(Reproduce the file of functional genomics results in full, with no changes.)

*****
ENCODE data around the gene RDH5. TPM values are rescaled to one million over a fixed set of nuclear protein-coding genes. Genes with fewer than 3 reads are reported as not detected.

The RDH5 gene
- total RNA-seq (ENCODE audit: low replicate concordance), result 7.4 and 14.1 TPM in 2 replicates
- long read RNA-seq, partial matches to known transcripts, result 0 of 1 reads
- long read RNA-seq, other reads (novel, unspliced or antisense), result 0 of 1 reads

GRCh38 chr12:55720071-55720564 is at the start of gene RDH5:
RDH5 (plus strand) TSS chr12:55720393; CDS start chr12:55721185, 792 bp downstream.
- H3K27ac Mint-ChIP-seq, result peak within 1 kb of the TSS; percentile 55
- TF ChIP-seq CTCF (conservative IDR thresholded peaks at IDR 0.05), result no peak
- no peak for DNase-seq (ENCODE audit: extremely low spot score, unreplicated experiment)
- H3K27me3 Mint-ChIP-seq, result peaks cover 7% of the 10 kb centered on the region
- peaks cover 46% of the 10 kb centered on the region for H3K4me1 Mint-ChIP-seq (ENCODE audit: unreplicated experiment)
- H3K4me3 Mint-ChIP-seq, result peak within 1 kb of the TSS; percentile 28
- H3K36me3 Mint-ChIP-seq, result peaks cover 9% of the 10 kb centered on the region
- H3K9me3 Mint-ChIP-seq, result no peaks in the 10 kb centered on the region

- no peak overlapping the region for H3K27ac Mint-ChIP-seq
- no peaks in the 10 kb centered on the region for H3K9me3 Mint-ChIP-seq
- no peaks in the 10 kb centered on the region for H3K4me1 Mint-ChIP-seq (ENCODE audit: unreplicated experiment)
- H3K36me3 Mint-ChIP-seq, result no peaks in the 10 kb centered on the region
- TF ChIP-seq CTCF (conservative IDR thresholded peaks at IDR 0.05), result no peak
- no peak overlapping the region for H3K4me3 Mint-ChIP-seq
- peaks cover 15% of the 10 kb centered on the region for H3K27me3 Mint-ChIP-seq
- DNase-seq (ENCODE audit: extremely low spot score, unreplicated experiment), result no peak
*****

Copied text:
ENCODE data around the gene RDH5. TPM values are rescaled to one million over a fixed set of nuclear protein-coding genes. Genes with fewer than 3 reads are reported as not detected.

The RDH5 gene
- total RNA-seq (ENCODE audit: low replicate concordance), result 7.4 and 14.1 TPM in 2 replicates
- long read RNA-seq, partial matches to known transcripts, result 0 of 1 reads
- long read RNA-seq, other reads (novel, unspliced or antisense), result 0 of 1 reads

GRCh38 chr12:55720071-55720564 is at the start of gene RDH5:
RDH5 (plus strand) TSS chr12:55720393; CDS start chr12:55721185, 792 bp downstream.
- H3K27ac Mint-ChIP-seq, result peak within 1 kb of the TSS; percentile 55
- TF ChIP-seq CTCF (conservative IDR thresholded peaks at IDR 0.05), result no peak
- no peak for DNase-seq (ENCODE audit: extremely low spot score, unreplicated experiment)
- H3K27me3 Mint-ChIP-seq, result peaks cover 7% of the 10 kb centered on the region
- peaks cover 46% of the 10 kb centered on the region for H3K4me1 Mint-ChIP-seq (ENCODE audit: unreplicated experiment)
- H3K4me3 Mint-ChIP-seq, result peak within 1 kb of the TSS; percentile 28
- H3K36me3 Mint-ChIP-seq, result peaks cover 9% of the 10 kb centered on the region
- H3K9me3 Mint-ChIP-seq, result no peaks in the 10 kb centered on the region

- no peak overlapping the region for H3K27ac Mint-ChIP-seq
- no peaks in the 10 kb centered on the region for H3K9me3 Mint-ChIP-seq
- no peaks in the 10 kb centered on the region for H3K4me1 Mint-ChIP-seq (ENCODE audit: unreplicated experiment)
- H3K36me3 Mint-ChIP-seq, result no peaks in the 10 kb centered on the region
- TF ChIP-seq CTCF (conservative IDR thresholded peaks at IDR 0.05), result no peak
- no peak overlapping the region for H3K4me3 Mint-ChIP-seq
- peaks cover 15% of the 10 kb centered on the region for H3K27me3 Mint-ChIP-seq
- DNase-seq (ENCODE audit: extremely low spot score, unreplicated experiment), result no peak